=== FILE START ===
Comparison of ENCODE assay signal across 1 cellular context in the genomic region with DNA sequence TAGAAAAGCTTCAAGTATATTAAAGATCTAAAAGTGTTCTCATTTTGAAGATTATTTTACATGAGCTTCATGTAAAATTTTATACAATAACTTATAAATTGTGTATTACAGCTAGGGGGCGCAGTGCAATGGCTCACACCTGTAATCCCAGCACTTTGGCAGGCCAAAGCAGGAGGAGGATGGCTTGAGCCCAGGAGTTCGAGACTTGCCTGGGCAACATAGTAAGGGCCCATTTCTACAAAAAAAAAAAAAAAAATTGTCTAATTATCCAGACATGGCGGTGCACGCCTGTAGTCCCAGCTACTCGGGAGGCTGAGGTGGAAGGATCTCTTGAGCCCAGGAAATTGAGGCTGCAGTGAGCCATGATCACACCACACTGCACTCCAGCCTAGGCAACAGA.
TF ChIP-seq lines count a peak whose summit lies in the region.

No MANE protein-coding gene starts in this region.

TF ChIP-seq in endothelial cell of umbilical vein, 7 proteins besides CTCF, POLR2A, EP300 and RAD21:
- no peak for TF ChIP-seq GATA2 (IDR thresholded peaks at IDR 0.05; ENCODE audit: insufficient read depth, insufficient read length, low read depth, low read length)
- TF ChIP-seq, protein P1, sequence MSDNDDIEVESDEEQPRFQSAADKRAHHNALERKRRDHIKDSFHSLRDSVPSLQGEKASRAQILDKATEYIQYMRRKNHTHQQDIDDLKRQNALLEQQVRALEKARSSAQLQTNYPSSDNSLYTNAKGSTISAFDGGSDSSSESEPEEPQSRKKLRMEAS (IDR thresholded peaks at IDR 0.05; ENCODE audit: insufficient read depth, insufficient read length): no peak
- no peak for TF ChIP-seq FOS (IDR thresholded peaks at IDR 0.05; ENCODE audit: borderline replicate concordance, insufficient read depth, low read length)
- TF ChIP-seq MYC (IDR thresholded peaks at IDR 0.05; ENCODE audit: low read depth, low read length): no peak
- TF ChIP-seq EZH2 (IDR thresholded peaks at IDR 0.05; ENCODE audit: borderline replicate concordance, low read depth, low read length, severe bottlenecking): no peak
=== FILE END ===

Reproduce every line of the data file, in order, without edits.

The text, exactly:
Comparison of ENCODE assay signal across 1 cellular context in the genomic region with DNA sequence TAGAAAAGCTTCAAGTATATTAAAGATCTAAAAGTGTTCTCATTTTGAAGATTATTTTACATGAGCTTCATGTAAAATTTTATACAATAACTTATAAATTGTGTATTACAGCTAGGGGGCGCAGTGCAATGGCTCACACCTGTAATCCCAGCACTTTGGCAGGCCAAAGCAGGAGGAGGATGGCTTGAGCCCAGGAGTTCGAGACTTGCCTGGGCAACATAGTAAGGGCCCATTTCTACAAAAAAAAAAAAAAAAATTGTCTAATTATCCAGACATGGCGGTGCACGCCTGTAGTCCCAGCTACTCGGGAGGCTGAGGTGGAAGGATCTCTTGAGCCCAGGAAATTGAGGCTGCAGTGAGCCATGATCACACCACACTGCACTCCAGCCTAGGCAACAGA.
TF ChIP-seq lines count a peak whose summit lies in the region.

No MANE protein-coding gene starts in this region.

TF ChIP-seq in endothelial cell of umbilical vein, 7 proteins besides CTCF, POLR2A, EP300 and RAD21:
- no peak for TF ChIP-seq GATA2 (IDR thresholded peaks at IDR 0.05; ENCODE audit: insufficient read depth, insufficient read length, low read depth, low read length)
- TF ChIP-seq, protein P1, sequence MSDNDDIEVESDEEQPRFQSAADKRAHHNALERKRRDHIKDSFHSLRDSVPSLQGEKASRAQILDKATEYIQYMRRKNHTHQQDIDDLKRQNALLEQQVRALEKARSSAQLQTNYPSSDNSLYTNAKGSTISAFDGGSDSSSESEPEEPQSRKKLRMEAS (IDR thresholded peaks at IDR 0.05; ENCODE audit: insufficient read depth, insufficient read length): no peak
- no peak for TF ChIP-seq FOS (IDR thresholded peaks at IDR 0.05; ENCODE audit: borderline replicate concordance, insufficient read depth, low read length)
- TF ChIP-seq MYC (IDR thresholded peaks at IDR 0.05; ENCODE audit: low read depth, low read length): no peak
- TF ChIP-seq EZH2 (IDR thresholded peaks at IDR 0.05; ENCODE audit: borderline replicate concordance, low read depth, low read length, severe bottlenecking): no peak